The decision by Prime Minister Benjamin Netanyahu last week to make a one-time grant of 500 shekels ($139) to every Israeli child, up to four per family, and to the elderly has aroused a surprising degree of opposition from the Finance Ministry, the Bank of Israel and the National Insurance Institute.
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The gift came out of nowhere – without any serious discussion among policy makers. It’s seen as a populist device being used by Netanyahu to give a little bit of succor to an Israeli public suffering the hurt of the coronavirus health crisis, record joblessness and lockdown isolation.
Some see it as a Trumpian act, akin to the $1,200 checks the U.S. government is planning to hand out to taxpayers. Here, however, we don’t send checks through the mail. The fastest mechanism is to do it through the NII.
In any event, the cost of the giveaway will be about 1.9 billion shekels, a small amount compared to the 80 billion shekels Netanyahu has allocated to counter the economic impact of the epidemic. Nevertheless, it raises the question of how effective a tool it is. Is the money going to the people who really need it and is it doing much to solve their problems?
The grant’s universality is another problem. As a rule, economists and the NII support the idea of giving everyone aid without differentiating between their financial state. The reason is that if help is given only to the needy, the money will be less, it stigmatizes the recipients and undermines social solidarity. Universal benefits have the opposite effect: Since everyone is getting it, there’s no shame in being a recipient and no jealousy either.
The Netanyahu aid is in that vein – everyone from billionaires to those at the bottom reaches of the income ladder will get the same amount simply subject to how many children they have or their age.
There are lots of ideas about how the money could be allocated more effectively by ensuring it reaches those who truly need it. But if the criteria are used, the money will take a lot more time coming – a bureaucracy will have to set up to administer it, approve applications and hunt down cheaters.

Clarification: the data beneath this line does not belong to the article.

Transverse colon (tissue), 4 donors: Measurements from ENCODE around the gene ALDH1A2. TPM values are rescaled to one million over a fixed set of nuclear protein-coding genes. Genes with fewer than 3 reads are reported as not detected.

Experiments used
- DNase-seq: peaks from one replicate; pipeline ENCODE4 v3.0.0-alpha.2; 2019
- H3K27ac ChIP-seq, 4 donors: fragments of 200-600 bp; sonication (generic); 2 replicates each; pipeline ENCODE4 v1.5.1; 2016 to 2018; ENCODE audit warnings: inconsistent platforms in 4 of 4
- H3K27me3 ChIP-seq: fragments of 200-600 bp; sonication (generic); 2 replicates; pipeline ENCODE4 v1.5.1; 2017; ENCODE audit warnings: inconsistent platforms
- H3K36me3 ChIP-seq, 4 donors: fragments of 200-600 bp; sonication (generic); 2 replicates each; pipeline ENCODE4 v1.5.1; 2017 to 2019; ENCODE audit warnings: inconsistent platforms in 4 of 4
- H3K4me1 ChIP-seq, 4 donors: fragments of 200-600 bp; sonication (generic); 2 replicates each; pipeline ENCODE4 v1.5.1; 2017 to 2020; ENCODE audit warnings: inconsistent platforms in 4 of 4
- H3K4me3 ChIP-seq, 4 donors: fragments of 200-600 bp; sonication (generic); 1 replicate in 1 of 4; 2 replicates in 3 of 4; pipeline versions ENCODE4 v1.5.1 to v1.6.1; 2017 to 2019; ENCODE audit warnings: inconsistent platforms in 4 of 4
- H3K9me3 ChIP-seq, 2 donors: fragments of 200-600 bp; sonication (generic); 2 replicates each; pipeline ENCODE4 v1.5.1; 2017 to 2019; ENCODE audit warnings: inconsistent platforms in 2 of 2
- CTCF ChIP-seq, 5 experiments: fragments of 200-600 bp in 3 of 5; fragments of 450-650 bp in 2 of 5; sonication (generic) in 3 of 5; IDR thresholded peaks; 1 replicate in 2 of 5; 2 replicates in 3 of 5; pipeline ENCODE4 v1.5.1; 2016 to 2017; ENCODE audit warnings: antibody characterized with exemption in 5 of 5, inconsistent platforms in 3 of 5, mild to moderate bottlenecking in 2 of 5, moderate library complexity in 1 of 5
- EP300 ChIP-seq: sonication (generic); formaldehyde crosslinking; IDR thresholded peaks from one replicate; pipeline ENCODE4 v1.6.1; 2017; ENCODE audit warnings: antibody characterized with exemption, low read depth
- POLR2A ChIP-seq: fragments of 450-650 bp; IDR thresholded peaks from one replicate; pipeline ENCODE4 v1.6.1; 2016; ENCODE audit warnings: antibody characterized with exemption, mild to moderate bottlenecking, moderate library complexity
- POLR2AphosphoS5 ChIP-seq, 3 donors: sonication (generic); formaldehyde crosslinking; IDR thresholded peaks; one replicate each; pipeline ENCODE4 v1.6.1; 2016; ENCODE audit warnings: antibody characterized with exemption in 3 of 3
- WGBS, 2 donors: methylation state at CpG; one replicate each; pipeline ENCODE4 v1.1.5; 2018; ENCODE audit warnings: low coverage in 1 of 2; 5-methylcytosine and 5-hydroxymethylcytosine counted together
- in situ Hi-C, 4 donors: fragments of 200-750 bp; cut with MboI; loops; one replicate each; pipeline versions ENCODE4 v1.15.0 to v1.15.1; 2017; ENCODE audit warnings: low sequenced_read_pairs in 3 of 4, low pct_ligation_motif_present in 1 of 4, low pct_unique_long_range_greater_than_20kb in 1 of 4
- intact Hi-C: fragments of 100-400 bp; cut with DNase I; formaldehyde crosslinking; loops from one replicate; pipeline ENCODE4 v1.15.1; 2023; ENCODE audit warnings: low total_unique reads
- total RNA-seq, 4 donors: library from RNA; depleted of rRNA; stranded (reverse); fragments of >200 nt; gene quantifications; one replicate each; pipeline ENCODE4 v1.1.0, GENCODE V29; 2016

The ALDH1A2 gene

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Still, there are better ways. One is based on an idea proposed by the NII itself for paying a monthly “basic income” to people who aren’t working that would enable them to pay for their necessities. The underlying assumption of economists who support the idea is that the world economy can’t guarantee full employment and perhaps, in the high-tech era, it doesn’t need to either. Governments should provide an income stream that doesn’t hinge on paid employment.
The coronavirus pandemic has given this idea new, albeit unfortunate, urgency. Hundreds of millions of jobs have disappeared and no one can be confident that they will return so quickly when the crisis is over. In Israel, there will be fewer jobs in the short term and the unemployment rate isn’t likely to return to its pre-crisis level of 3.6%.
Over the weekend, it rose to 24.9%, a number not seen anywhere else in the world. In practice, most of these unemployed are people who were put on unpaid leave, but estimates are that about a fifth of them won’t be coming back to their old jobs when it’s all over. Many employers will go bankrupt during the lockdown and consumer spending isn’t expected to return to its pre-coronavirus levels. The NII will be saddled with much higher spending to cover jobless benefits for hundreds of thousands.